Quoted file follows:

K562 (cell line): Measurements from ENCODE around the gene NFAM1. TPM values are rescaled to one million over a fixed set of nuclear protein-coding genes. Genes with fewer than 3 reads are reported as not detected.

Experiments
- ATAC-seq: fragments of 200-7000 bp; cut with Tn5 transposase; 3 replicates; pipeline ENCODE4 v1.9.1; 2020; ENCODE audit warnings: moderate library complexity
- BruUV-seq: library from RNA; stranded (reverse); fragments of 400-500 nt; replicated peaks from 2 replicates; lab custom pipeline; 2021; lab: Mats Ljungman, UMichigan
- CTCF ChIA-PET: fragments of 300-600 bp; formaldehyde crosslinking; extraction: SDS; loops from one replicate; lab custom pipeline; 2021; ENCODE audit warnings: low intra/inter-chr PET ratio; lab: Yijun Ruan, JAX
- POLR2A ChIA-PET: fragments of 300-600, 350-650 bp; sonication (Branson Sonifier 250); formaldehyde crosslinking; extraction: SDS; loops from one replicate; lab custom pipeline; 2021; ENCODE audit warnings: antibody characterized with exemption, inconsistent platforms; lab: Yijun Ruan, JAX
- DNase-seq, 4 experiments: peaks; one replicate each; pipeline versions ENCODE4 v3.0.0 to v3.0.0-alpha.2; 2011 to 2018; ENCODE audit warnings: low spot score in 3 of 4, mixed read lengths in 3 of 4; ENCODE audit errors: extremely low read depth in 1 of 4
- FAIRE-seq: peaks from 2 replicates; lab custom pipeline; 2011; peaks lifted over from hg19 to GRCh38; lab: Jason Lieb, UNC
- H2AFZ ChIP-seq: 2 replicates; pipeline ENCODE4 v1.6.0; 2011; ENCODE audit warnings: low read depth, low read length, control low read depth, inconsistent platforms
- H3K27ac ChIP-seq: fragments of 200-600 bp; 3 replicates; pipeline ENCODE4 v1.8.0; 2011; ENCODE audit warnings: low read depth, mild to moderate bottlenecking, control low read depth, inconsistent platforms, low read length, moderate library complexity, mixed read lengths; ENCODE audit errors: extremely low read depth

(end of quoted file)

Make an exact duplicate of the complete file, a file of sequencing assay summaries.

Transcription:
K562 (cell line): Measurements from ENCODE around the gene NFAM1. TPM values are rescaled to one million over a fixed set of nuclear protein-coding genes. Genes with fewer than 3 reads are reported as not detected.

Experiments
- ATAC-seq: fragments of 200-7000 bp; cut with Tn5 transposase; 3 replicates; pipeline ENCODE4 v1.9.1; 2020; ENCODE audit warnings: moderate library complexity
- BruUV-seq: library from RNA; stranded (reverse); fragments of 400-500 nt; replicated peaks from 2 replicates; lab custom pipeline; 2021; lab: Mats Ljungman, UMichigan
- CTCF ChIA-PET: fragments of 300-600 bp; formaldehyde crosslinking; extraction: SDS; loops from one replicate; lab custom pipeline; 2021; ENCODE audit warnings: low intra/inter-chr PET ratio; lab: Yijun Ruan, JAX
- POLR2A ChIA-PET: fragments of 300-600, 350-650 bp; sonication (Branson Sonifier 250); formaldehyde crosslinking; extraction: SDS; loops from one replicate; lab custom pipeline; 2021; ENCODE audit warnings: antibody characterized with exemption, inconsistent platforms; lab: Yijun Ruan, JAX
- DNase-seq, 4 experiments: peaks; one replicate each; pipeline versions ENCODE4 v3.0.0 to v3.0.0-alpha.2; 2011 to 2018; ENCODE audit warnings: low spot score in 3 of 4, mixed read lengths in 3 of 4; ENCODE audit errors: extremely low read depth in 1 of 4
- FAIRE-seq: peaks from 2 replicates; lab custom pipeline; 2011; peaks lifted over from hg19 to GRCh38; lab: Jason Lieb, UNC
- H2AFZ ChIP-seq: 2 replicates; pipeline ENCODE4 v1.6.0; 2011; ENCODE audit warnings: low read depth, low read length, control low read depth, inconsistent platforms
- H3K27ac ChIP-seq: fragments of 200-600 bp; 3 replicates; pipeline ENCODE4 v1.8.0; 2011; ENCODE audit warnings: low read depth, mild to moderate bottlenecking, control low read depth, inconsistent platforms, low read length, moderate library complexity, mixed read lengths; ENCODE audit errors: extremely low read depth